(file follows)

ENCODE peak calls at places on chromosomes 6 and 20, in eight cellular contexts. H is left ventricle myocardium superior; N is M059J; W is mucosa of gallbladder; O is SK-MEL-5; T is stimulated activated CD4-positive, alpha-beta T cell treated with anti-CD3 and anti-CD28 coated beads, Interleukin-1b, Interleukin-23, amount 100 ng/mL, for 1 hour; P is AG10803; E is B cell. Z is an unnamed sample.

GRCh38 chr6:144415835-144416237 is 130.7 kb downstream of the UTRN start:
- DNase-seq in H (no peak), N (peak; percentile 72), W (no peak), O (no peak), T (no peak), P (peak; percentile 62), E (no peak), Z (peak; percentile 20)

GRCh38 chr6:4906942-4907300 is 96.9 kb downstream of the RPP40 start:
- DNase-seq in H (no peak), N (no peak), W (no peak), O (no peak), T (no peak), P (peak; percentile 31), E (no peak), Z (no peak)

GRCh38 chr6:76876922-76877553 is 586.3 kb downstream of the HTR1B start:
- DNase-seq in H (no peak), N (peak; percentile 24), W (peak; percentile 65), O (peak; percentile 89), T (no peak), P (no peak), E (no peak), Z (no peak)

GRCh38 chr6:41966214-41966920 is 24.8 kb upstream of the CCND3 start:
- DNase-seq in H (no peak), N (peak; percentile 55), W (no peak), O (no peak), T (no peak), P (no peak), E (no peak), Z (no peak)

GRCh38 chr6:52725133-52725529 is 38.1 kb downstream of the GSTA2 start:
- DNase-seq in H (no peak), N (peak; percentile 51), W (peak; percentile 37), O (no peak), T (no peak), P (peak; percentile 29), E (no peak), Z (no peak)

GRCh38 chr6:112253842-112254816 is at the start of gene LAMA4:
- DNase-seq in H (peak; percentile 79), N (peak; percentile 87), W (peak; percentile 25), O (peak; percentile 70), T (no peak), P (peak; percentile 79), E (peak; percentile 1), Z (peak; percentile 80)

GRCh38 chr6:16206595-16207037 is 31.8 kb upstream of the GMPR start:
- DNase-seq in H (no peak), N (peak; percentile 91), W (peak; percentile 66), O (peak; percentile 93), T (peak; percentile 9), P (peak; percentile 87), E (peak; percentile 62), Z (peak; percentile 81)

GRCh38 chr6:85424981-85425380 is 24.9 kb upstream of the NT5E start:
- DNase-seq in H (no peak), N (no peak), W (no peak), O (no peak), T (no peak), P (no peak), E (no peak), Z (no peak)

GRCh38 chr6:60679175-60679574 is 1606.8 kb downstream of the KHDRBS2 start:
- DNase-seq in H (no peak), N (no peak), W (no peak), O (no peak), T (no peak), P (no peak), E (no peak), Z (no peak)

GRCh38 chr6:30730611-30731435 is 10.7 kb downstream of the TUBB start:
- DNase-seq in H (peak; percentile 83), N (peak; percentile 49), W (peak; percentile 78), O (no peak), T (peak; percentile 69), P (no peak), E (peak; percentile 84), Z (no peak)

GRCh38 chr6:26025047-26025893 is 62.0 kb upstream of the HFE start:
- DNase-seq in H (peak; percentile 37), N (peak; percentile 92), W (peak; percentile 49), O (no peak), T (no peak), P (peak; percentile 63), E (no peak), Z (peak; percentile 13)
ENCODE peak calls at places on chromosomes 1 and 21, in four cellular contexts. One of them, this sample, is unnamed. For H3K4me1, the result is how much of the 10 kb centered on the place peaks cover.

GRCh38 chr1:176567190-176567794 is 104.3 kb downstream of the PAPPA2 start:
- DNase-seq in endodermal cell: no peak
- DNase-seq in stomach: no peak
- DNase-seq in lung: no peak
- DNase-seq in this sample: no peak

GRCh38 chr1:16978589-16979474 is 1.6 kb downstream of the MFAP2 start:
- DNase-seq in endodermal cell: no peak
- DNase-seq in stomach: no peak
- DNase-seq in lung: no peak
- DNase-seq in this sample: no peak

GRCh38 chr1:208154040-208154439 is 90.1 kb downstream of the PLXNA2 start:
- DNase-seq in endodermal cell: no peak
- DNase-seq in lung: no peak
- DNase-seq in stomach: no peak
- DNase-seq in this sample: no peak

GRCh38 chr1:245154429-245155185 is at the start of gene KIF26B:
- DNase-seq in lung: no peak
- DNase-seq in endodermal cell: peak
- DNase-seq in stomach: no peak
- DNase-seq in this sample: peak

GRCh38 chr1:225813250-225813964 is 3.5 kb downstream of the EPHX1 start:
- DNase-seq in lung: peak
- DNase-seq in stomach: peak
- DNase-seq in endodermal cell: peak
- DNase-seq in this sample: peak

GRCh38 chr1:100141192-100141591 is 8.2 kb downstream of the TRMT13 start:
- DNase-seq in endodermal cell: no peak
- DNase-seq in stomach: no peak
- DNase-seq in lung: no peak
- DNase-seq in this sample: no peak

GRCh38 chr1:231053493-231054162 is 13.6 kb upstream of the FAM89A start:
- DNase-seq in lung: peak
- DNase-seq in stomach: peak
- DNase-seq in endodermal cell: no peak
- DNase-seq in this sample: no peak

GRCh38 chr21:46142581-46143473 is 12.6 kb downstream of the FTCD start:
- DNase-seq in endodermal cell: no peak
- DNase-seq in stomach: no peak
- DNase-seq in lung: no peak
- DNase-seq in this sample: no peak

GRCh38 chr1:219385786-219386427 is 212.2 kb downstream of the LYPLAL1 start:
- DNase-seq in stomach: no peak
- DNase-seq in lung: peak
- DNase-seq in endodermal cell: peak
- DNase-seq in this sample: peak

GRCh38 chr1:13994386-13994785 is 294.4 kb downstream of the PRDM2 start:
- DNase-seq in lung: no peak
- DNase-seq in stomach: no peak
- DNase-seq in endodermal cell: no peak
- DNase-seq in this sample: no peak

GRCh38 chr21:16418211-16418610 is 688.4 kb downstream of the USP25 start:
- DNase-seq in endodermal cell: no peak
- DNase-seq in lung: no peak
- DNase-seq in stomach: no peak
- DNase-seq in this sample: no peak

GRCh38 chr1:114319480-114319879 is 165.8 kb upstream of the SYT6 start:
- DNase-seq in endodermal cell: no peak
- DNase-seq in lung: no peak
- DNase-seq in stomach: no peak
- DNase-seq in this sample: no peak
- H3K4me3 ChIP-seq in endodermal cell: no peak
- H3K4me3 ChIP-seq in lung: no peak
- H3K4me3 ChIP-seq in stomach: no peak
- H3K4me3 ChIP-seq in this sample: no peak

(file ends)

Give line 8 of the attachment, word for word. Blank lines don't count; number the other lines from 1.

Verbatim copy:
GRCh38 chr6:41966214-41966920 is 24.8 kb upstream of the CCND3 start: